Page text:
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Jayson E. Street is the author of the book series "Dissecting the hack", and serves as a Global Ambassador for the Defcon Groups – The longest running hacking conference in the world. Additionally, Jayson serves as the Vice President of InfoSec for SphereNY. Highly sought as a global industry leader, he speaks at dozens of venues each year in the technical, business and academic arenas. Some examples from the past twelve months include: Defcon, DerbyCon, GRRCon, National Chamber of Commerce Events, National Banking Industry Events, National Private Security events as well as several other 'CONs and colleges on a variety of Information Security subjects in the United States and across the world. Jayson has been recognized for various achievements over the years including his nomination as of one of Time's persons of the year in 2006.
April Wright is an information security speaker, author for O'Reilly, community leader, and a generalist hacker with 25+ years of breaking, making, fixing, and protecting "all the things" while playing roles on offensive, defensive, reactive, operational, and development teams. April has collected dozens of certifications to add letters at the end of her name and recently almost died in Dracula's secret staircase. Nevertheless, she persisted and still roams the globe teaching both hackers and non-security people how to protect personal privacy and the most important assets that impact our lives. She has been a speaker and contributor at conferences including BlackHat, DefCamp, DerbyCon, OWASP and ISSA, started multiple businesses, co-founded the Boston DC617 community, and you may have spotted her replying to your Global DEF CON Groups emails. April is a polymath who has been working with Verizon to build more secure software from the ground up by wielding a pragmatic SDLC carrot-stick guidance system and performing risk reduction with a vengeance via comprehensive governance and compliance programs for massive global infrastructures. April once read on 'teh interwebs' that researchers at the University of North Carolina released a comprehensive report in 2Type your paragraph here.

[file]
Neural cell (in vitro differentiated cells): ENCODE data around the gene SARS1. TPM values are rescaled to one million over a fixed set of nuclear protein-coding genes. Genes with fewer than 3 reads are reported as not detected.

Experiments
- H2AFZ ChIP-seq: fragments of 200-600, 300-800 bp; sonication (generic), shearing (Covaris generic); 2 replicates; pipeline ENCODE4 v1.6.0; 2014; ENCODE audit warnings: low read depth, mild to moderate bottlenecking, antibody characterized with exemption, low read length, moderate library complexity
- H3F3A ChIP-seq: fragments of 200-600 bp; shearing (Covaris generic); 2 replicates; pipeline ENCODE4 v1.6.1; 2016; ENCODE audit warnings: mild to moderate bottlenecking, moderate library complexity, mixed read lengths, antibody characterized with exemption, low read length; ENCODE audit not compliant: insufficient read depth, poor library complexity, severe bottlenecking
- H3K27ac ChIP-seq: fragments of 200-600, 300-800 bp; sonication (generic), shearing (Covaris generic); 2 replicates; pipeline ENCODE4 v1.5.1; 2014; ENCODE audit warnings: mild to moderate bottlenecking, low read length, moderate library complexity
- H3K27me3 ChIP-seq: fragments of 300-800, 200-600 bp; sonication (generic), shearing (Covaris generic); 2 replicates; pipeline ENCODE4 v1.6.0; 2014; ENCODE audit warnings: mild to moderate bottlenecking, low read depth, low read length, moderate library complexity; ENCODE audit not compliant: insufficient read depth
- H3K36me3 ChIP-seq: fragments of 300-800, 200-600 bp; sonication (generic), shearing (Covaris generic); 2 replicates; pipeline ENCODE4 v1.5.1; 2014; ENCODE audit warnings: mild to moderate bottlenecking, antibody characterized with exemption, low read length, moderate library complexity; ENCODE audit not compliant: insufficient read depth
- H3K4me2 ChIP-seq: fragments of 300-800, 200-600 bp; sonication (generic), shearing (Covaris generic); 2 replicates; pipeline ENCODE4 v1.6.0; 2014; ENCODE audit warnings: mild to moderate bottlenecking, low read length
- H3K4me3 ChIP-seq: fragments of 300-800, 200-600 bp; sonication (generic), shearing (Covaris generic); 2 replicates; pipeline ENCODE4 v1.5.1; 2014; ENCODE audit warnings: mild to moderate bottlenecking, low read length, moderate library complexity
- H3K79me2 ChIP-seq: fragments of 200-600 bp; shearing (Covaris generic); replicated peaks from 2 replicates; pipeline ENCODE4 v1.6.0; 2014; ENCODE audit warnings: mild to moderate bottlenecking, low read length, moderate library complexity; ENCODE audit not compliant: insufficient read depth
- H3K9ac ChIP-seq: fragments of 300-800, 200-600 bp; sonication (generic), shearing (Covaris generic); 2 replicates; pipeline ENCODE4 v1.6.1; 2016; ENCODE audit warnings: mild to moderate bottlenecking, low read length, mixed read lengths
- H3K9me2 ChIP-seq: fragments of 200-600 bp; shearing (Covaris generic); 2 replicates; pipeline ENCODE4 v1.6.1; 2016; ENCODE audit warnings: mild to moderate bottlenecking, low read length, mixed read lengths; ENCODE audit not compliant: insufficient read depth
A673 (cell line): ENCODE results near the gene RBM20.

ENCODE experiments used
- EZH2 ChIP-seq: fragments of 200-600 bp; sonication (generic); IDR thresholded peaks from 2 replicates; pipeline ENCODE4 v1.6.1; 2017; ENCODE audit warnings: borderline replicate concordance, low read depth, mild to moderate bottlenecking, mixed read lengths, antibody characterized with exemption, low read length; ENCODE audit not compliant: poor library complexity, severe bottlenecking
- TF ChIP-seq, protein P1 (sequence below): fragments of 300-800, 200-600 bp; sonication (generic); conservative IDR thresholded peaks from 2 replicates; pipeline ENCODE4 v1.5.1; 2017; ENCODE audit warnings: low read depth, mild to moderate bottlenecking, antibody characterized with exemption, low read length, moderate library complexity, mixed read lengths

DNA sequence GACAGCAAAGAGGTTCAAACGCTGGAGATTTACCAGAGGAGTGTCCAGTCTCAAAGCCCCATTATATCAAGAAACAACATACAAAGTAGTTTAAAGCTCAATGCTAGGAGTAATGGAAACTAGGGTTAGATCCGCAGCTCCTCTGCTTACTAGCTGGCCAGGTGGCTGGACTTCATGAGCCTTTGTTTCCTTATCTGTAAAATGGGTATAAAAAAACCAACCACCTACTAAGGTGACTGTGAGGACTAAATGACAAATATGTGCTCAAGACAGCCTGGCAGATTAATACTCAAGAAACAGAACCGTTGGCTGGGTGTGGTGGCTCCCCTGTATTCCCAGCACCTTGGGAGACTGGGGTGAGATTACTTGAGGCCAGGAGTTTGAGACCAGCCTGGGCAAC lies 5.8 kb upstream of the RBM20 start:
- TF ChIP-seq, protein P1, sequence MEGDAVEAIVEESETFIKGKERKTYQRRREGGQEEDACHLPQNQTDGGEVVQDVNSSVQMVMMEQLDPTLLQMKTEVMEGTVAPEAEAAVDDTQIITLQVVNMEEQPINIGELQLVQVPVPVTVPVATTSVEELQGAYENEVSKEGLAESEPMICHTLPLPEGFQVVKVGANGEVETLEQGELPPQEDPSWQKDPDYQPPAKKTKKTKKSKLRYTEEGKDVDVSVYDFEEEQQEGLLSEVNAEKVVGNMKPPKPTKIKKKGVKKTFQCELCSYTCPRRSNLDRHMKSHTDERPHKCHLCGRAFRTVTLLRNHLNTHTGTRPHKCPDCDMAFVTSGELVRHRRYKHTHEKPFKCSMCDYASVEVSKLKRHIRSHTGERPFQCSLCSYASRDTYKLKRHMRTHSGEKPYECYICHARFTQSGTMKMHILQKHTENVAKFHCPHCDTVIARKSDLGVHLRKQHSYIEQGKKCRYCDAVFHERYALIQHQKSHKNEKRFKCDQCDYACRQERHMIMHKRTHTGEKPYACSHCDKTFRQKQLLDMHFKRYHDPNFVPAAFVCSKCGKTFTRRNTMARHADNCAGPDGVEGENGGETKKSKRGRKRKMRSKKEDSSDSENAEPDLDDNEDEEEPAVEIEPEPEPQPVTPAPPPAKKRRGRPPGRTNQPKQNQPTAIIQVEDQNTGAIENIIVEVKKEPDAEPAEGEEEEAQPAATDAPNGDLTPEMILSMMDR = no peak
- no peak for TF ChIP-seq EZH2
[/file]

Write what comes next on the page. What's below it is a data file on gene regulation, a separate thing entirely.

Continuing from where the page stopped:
The ability to "think like an attacker" is the best way to defend against attacks. Your employees are your biggest asset, but also at the biggest risk for social engineering (SE). Awareness is the best defense against SE threats. Class activities will introduce students to profiling the online presence of employees and enterprises, as well as performing hands-on attacks against WiFi and physical computers. After successful completion of this course, students will have a better understanding of how to detect and/or prevent to SE events by looking at their defenses from a different perspective. Students will gain insight into how to educate others and create greater awareness about the various dangers that can occur. Students will also learn about operational security (OPSEC) for defense against attacks. The primary goal of this course is to demonstrate vulnerabilities with the intent of substantially increasing the security posture of an organization by implementing changes to better handle malicious SE attacks. This 2-day course will use current Red Team strategies to develop a better understanding of how attackers use SE, as well as provide methods to prevent and detect these attacks via awareness programs and "teachable moments". A custom Hak5 Field Kit will be provided to each student for use during the class, which students will be able to keep and take home.
What someone would get out of the class:
WHO SHOULD TAKE THIS COURSE
WHAT STUDENTS SHOULD BRING
WHAT STUDENTS WILL BE PROVIDED WITH
Students will be provided with a custom Hak5 Field Kit that they will get to keep.